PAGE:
So the week comes and I figure my friend Hiro is out there pounding it already. I have to work in the morning so I pack what I can in the trunk of the car, the poles and cooler will have to wait until after work. One pm the next day I’m leaving work, I head to Tamashiro Market to look for bait. No tako so I pick up some fresh akule and ika and head home to finish loading up.

Out at Moi Hole, Hiro and a few of the other regulars have about 6 to 8 poles out and are kicking back when I roll up. No strikes so far they report, but, the weather is nice and the company is great so sprits are high! I get to work setting up. My patched up black and red Saber is the first I cast out, I slide a whole akule down on a 36 bkn. Next out is my Harrington with a Surfmaster (2’0). This one gets an akule fillet bait casted out. Soon it’s dinner time and the hibachi is lit up and everyone busts out some kau kau for the pot luck table.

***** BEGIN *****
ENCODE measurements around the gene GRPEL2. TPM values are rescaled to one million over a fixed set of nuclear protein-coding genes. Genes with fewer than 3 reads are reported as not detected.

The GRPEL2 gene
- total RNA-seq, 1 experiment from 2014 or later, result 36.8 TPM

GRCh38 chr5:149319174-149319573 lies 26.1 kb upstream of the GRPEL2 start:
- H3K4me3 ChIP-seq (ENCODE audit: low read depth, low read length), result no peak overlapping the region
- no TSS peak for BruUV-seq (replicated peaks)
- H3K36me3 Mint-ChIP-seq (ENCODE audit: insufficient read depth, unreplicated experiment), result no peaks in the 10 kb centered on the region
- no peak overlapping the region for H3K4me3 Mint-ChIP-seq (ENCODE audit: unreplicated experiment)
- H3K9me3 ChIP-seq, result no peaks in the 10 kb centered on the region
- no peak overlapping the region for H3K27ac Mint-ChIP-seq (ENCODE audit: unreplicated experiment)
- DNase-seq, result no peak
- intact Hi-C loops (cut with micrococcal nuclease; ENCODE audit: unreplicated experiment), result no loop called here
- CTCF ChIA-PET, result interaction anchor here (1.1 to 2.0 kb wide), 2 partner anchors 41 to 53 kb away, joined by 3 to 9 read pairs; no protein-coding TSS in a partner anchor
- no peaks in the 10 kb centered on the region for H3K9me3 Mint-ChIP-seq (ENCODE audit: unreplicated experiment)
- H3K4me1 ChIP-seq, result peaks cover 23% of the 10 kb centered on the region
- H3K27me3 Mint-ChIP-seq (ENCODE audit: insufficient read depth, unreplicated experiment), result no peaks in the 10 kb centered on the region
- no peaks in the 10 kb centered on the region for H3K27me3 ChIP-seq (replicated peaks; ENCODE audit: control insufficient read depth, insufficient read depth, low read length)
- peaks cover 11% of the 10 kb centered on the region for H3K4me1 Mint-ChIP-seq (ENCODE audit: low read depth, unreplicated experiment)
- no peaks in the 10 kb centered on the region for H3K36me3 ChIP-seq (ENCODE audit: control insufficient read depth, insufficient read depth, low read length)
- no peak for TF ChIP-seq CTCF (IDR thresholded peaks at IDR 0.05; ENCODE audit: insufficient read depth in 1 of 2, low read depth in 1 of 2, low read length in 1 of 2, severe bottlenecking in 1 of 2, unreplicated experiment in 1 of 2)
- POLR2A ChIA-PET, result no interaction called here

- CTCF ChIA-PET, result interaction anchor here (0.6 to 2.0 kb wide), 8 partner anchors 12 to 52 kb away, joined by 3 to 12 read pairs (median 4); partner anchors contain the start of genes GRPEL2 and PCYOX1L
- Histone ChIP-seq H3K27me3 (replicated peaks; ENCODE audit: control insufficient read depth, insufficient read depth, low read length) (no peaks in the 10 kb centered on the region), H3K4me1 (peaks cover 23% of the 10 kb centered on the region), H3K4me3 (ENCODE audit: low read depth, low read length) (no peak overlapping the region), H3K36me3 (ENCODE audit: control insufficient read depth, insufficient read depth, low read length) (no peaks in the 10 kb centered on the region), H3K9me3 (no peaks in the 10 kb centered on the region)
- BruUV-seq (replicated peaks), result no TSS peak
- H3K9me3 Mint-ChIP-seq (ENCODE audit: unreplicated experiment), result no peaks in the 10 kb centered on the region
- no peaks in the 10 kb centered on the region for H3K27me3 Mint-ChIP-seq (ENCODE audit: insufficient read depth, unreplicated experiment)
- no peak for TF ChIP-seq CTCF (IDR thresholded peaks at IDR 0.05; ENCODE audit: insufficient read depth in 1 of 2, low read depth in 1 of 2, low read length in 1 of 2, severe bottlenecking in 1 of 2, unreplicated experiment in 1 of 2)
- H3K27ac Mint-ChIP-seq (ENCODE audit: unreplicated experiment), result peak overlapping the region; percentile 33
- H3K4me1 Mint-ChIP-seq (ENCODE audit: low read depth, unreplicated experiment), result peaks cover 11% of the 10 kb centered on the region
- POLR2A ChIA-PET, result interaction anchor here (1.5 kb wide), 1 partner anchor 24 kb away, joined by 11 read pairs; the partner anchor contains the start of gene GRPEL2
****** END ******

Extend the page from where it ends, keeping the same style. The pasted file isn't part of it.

One of the regulars in attendance is Andy Miyamoto, the Mayor of Moi Hole back then. Andy is a big man, I’m told he played semi-pro baseball in Japan. Casting was just casting until the first time I watched Andy cast! It was clear, when he casted he was fishing in an area we weren’t despite the fact that we were fishing right next to each other!

Dinner was great as it always seems to be out on the rocks or the beach. Just after sunset before it got real dark my Harrington takes a strike! A few minutes later a 5 pound Awa is on the rocks and into the cooler! Yes! Action, we’re all feeling energized and work our poles late into the night. I have to work the next morning so I’m the first one down.

Six am, after a little coffee I jack-up my poles and leave them by Hiro’s car, I’ll be back àfter work.